The Rail Authority is also planning to release a revised environmental review for the San Francisco-to-San Jose segment in March or April, Spaethling said. The agency completed the report in 2008 but had to de-certify it after a Sacramento Superior Court judge ordered revisions.

Palo Alto resident Nadia Naik, co-founder of the group Californians Advocating Responsible Rail Design, encouraged attendees to review carefully both the alternatives analysis and the revised environmental report and to send comments to the Rail Authority.

She also suggested that the alternatives analysis may be premature, given that the environmental impacts document supporting the analysis hasn't been officially approved.

"We're picking out curtains before the bank has approved the mortgage on our property," Naik said.

Spaethling and Cobb are scheduled to present the alternatives analysis for the Bay Area segment of the line at the March 4 meeting of the agency's Board of Directors. Rail officials are also planning to hold public meetings on the new analysis in late March and early April.

Comments

 +   Like this comment
Posted by eric
a resident of another community
on Feb 11, 2010 at 8:40 am

The MV CIty Council is getting walked all over! We'll end up with the most obtrusive part of the package-- the terminus of the Palo ALto boondoggle tunnel-- running through half of town. The entrance to downtown Mtn View will be a big concrete wall.

Man up, council,and pay attention! Anyone talking about how much of a financial contribution is expected from local cities? If this happens, MV will have no choice but to sell development rights that will turn the area in and around downtown into another Sunnyvale.


 +   Like this comment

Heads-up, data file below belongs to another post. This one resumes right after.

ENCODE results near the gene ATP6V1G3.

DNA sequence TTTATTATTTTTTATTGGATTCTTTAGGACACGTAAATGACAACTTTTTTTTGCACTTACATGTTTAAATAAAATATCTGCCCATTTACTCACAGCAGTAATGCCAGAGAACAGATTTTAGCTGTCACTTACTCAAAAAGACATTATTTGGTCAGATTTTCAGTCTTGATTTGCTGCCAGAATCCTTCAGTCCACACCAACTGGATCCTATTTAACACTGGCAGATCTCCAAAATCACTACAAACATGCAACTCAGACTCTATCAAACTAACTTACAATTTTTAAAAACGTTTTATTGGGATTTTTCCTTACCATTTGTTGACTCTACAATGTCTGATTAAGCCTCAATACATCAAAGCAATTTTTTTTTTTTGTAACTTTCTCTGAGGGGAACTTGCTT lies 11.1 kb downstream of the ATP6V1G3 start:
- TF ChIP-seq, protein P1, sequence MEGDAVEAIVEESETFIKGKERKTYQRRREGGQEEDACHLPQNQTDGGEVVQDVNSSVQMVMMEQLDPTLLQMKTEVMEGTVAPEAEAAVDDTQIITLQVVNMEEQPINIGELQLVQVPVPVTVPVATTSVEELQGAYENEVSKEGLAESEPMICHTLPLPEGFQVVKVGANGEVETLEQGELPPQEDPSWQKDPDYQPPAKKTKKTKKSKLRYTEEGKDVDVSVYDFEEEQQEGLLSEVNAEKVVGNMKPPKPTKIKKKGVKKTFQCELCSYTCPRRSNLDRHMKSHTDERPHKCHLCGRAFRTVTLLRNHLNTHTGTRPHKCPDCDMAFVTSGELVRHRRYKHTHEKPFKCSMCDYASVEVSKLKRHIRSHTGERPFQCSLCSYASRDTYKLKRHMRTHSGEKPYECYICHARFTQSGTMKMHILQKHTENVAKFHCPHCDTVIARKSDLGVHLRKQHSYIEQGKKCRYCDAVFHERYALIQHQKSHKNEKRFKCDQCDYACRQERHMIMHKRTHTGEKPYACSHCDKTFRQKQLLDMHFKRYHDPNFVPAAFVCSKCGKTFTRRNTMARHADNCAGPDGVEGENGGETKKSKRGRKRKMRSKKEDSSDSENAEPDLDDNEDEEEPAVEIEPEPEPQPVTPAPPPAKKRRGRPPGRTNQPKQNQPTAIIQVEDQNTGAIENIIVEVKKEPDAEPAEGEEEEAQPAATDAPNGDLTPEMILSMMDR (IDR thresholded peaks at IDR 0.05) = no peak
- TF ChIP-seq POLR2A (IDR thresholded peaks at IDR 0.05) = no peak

Posted by Sonny Vail
a resident of Cuesta Park
on Feb 11, 2010 at 6:36 pm

Oh god, not another Sunnyvale!


 +   Like this comment
Posted by Steven Nelson
a resident of Cuesta Park
on Feb 13, 2010 at 3:37 pm

I saw an interesting idea on a Google personal map. It involved running the Light Rail single track down the center of Central and letting the light rail right-of-way go to HSR. Now maybe think of a HSR terminus at Mountain view downtown - but with the whole top of the Central- Whisman, Light Rail, Caltrain (HSR) covered by a multi-acre multi-transit facility. Central, Caltrain, HSR all slide beneath, Light Rail ends like it does now - but on story #2. Think NYC Grand Central Station but on a smaller scale.

Of course, this only saves the $2,000,000,000 to underground through our neighbors to the north, and not the + $2,000,000,000 to underground through the I280 complex in downtown SJ.

One set of switches to track the HSR to an electrified Caltrain, several dozen overpasses and 100 miles of prefab sound barriers would make a much cheaper (and not much slower) system,

PS - Alma expressway and the current rails effectively cut PA in two anyway! What is that fuss?


 +   Like this comment
Posted by james
a resident of another community
on Feb 15, 2010 at 1:52 pm

this is f'ing ridiculous! you penninsula nimby's ruined a chance for bart to extend down the penninsula back in the 70's when you voted down a 1/2 cent sales tax!

game over!

you get no more say in mass transit. you are all too stupid and selfish!

sorry. truth hurts, actions speak even louder.